13. Canada Road Map

Don’t forget about geographical context. Explain the strategic advantages of operating in Canada, touch upon market opportunities, supportive business environment, or access to talent and resources. Provide a clear plan of your business’s growth trajectory in Canada, outlining key milestones and objectives for the short and long term.


Steps to Preparing Your Pitch

Think of preparing your pitch as gearing up for a big race. You wouldn’t just show up on race day without any training, right? It’s the same with crafting your pitch.

  1. Study the Route

The 13 topics we discussed above are the perfect starting point. Map out the data you already have, and map out the data you need to collect or work on. Make decisions on the format of the data as well so it can help you streamline your efforts.

2. Research

Deep dive into every single topic, whether it’s understanding your audience, your investors, or your industry. This will not only allow you to extract relevant data for your pitch but also ensure you are knowledgeable when in conversation with investors.

3. Develop

Content should always be developed in two ways for any investor pitch. One is your presentation pitch deck, and the other is your verbal delivery of the pitch deck that goes along with it. The goal of your presentation should be to achieve absolute clarity for the listener/viewer, and the goal of your verbal pitch should be to make your business relatable. (More on how to make your presentation amazing in the next section!)

4. Practice, Practice, Practice

Just like you’d run the course a few times before the big day, practice your pitch. Do it in front of a mirror, record yourself, or rope in a friend to listen. Notice your body language and your tone – are you confident, clear, persuasive? Fine-tune your delivery until it feels natural.

5. Seek Feedback

Finally, embrace feedback. Show your pitch to mentors, friends, or even family. Fresh eyes can spot things you might have missed. Use their feedback to refine your pitch.


How to Design Your Pitch Deck

A well-thought-out pitch deck can capture investors’ attention and draw them in immediately! Here are some tips you can follow to achieve this effect for your pitch deck:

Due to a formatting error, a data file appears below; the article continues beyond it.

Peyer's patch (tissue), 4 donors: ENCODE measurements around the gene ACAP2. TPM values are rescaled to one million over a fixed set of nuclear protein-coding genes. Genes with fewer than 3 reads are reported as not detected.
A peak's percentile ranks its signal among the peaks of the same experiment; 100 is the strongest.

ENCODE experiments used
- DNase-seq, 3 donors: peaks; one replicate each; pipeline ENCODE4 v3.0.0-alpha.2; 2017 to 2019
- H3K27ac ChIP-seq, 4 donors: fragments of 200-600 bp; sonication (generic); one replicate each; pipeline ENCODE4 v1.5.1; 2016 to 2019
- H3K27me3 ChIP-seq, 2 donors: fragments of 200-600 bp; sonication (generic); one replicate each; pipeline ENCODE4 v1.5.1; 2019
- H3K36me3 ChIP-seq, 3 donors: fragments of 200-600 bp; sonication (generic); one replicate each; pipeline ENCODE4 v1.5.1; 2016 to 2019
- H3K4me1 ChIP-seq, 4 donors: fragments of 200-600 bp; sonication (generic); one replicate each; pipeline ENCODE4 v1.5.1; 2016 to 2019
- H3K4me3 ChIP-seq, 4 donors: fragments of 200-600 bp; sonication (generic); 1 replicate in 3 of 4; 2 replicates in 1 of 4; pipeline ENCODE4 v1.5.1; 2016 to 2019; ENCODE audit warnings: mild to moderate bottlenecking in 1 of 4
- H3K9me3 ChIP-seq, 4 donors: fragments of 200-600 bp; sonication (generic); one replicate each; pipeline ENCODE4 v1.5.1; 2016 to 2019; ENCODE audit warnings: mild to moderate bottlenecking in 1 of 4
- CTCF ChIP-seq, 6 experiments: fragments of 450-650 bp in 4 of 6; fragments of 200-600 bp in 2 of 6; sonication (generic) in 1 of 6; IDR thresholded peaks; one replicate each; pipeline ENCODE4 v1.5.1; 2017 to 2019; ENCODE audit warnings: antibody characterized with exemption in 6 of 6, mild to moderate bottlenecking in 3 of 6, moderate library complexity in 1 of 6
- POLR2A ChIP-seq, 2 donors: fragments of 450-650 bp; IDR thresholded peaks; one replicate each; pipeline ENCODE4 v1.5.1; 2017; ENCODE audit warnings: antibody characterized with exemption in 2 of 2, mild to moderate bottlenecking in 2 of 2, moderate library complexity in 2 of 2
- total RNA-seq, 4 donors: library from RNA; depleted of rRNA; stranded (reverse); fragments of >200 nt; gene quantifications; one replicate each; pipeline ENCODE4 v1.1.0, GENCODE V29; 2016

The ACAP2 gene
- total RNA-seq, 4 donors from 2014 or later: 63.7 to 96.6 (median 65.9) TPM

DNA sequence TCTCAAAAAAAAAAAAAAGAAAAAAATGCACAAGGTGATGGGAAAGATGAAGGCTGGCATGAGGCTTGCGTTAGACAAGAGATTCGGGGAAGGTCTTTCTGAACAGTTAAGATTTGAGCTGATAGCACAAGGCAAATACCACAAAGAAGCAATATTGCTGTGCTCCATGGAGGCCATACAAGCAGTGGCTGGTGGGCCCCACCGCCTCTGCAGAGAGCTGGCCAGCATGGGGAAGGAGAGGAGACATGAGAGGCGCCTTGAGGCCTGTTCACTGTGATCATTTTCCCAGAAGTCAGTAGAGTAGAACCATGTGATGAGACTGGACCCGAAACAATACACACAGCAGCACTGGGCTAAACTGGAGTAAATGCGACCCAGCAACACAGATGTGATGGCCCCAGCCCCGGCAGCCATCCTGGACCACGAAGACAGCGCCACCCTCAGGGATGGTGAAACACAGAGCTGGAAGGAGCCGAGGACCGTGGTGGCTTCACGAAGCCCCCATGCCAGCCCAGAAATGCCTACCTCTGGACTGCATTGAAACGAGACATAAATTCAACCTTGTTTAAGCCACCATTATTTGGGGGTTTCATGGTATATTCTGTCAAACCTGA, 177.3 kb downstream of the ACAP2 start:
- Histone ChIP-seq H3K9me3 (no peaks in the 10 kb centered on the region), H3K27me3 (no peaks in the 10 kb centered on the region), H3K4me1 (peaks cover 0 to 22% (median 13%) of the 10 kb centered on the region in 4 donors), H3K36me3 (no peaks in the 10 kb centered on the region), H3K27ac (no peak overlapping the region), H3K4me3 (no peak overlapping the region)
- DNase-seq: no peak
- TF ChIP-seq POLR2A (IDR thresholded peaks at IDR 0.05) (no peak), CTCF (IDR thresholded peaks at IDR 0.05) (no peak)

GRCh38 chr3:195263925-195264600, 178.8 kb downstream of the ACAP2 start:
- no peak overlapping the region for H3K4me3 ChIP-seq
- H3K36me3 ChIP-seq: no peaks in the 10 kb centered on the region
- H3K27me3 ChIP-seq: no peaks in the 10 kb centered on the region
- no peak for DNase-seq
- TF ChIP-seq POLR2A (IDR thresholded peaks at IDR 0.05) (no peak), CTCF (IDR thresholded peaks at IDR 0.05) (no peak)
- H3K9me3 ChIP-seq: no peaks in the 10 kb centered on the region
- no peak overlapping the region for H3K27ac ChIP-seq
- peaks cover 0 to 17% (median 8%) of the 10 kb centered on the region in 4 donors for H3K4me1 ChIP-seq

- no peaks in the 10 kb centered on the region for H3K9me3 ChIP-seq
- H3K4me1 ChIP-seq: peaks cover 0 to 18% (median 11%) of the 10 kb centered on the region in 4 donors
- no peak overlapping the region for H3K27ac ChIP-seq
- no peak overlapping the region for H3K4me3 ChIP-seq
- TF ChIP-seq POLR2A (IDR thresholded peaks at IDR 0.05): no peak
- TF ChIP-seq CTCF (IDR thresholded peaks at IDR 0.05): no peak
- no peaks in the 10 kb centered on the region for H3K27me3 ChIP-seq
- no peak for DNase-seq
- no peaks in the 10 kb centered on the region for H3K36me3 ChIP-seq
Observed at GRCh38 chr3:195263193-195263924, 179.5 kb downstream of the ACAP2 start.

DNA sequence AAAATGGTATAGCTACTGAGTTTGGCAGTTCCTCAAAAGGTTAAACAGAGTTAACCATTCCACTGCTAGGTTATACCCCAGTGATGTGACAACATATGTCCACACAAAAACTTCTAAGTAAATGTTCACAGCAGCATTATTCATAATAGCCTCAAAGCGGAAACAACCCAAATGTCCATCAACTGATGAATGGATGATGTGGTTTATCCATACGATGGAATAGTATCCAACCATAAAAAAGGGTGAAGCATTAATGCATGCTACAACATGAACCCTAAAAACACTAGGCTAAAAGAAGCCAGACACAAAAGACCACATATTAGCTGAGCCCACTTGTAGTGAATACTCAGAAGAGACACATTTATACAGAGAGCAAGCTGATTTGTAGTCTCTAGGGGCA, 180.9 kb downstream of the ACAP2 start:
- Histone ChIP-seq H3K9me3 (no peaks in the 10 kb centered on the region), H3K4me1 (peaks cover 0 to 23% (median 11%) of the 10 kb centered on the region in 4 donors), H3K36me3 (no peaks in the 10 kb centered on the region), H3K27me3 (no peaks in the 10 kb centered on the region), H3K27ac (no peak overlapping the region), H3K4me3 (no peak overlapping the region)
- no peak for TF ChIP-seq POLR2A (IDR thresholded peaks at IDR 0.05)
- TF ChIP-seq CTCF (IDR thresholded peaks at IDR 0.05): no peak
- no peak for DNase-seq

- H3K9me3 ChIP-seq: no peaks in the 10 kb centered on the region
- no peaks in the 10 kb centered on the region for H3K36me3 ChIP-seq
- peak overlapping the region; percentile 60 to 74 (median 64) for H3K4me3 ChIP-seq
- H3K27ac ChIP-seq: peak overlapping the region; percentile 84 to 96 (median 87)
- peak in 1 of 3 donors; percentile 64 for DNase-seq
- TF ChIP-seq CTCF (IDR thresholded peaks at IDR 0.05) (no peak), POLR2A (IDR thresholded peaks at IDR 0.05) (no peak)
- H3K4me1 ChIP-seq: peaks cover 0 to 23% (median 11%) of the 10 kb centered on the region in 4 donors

1. Keep it simple and consistent: Use a clean and easy-to-read font with a consistent colour scheme matching your branding throughout the deck.
  2. Use images and graphics: Incorporate high-quality images and graphics that support your content to add to your storytelling.
  3. Organize your content: Use a logical and organized structure that guides the audience through your presentation.
  4. Spend time on language: Getting complicated jargon or USPs into simple sentences takes time, but it makes your presentation much more digestible.
  5. Use data visualization: Instead of long paragraphs, lists or multiple tables, use charts, graphs, and other visual aids to help the audience quickly understand the information.
  6. Practice good design principles: Use good design principles such as alignment, balance, and hierarchy to create a polished and professional-looking pitch deck.
  7. Use appropriate animation and transition effects: Use subtle animations and transitions to keep the presentation visually interesting but not distracting.

In this blog, we’ve got some pitch deck templates for you along with breakdowns of popular pitch decks like Airbnb and Minut).


Strategies for Closing the Deal

Now, for the final stretch – sealing the deal – completely hinges on your confidence, your ability to connect, and your skill in managing unexpected challenges. Let’s take a deeper look at some closing strategies:

  1. Build Rapport: Remember, investors are investing in you as much as your idea. Show them your passion, your drive, and your commitment. Let them see the person behind the business. This helps create a connection that goes beyond business plans and profit margins.

2. Adapt to the Audience: Each investor or audience has a unique vibe, reading the room is a helpful tip to see if you need to change your approach or strategy. Some might prefer a formal approach, while others might appreciate a more casual tone, some may be interested in more technical details, and some may be intrigued by your impact. Pay attention to their reactions and adjust accordingly.

3. Handle Questions Gracefully: Investors might throw tough questions your way. Anticipate these and prepare thoughtful, honest answers. Respond to skepticism or criticism calmly and confidently. Use it as an opportunity to address concerns and reinforce your business’s strengths.

4. Leaving a Lasting Impression: End with something that sticks – a powerful vision, a compelling fact, or a heartfelt belief in your mission. Sometimes, leaving them with a question can be impactful too. It could be about the future of the industry, the potential impact of your solution, or a reflection on the changing market dynamics.

So, there you have it – your very own guide to pitching to investors like a pro. Every pitch is a chance to tell a story, your story. Whether it’s in an elevator, a boardroom, or across a stage!